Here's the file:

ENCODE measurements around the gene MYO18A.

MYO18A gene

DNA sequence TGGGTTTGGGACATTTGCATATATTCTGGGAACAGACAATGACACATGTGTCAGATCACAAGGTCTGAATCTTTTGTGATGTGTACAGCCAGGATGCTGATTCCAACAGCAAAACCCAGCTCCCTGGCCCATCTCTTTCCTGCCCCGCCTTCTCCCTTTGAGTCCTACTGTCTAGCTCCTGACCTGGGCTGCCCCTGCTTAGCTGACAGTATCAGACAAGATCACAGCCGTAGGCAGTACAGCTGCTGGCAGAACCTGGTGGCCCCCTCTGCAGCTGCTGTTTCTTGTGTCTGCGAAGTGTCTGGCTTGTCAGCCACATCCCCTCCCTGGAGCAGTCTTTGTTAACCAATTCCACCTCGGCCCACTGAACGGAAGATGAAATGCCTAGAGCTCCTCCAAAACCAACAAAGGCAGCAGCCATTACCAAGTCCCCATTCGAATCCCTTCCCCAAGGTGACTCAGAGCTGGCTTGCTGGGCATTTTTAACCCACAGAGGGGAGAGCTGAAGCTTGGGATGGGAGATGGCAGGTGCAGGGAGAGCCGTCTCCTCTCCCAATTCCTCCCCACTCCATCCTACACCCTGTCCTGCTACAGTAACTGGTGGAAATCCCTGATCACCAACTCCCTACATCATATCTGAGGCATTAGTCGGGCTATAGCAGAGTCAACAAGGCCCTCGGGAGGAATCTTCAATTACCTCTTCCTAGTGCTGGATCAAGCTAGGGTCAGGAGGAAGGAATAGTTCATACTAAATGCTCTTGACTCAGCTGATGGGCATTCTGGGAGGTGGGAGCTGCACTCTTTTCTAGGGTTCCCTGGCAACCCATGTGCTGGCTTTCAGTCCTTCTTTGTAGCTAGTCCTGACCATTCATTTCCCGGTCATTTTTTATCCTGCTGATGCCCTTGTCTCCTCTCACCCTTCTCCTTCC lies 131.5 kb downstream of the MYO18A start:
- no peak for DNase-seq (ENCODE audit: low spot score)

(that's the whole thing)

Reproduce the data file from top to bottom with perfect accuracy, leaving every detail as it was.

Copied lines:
ENCODE measurements around the gene MYO18A.

MYO18A gene

DNA sequence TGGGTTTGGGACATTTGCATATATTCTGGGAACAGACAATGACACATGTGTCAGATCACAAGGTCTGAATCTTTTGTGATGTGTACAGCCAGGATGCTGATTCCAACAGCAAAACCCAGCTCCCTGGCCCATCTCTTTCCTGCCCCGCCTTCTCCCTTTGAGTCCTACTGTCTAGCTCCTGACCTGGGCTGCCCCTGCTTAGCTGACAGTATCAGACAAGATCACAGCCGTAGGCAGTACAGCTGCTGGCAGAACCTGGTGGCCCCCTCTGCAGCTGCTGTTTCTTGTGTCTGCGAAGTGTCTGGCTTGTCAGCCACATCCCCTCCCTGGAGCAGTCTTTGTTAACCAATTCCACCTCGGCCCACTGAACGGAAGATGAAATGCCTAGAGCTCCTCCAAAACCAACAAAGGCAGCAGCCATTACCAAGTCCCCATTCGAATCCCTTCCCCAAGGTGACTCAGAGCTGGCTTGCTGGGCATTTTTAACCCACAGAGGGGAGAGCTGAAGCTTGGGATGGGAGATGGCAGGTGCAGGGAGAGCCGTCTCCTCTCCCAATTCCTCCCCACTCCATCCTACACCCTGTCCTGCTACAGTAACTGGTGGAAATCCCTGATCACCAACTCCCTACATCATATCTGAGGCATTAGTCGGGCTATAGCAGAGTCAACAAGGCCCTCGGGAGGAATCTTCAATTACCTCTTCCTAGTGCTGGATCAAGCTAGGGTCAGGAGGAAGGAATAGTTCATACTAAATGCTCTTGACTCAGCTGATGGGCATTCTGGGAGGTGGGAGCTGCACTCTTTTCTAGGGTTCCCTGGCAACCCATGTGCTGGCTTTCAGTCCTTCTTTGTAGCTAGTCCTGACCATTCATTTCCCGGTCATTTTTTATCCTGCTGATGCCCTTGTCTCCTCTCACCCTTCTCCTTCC lies 131.5 kb downstream of the MYO18A start:
- no peak for DNase-seq (ENCODE audit: low spot score)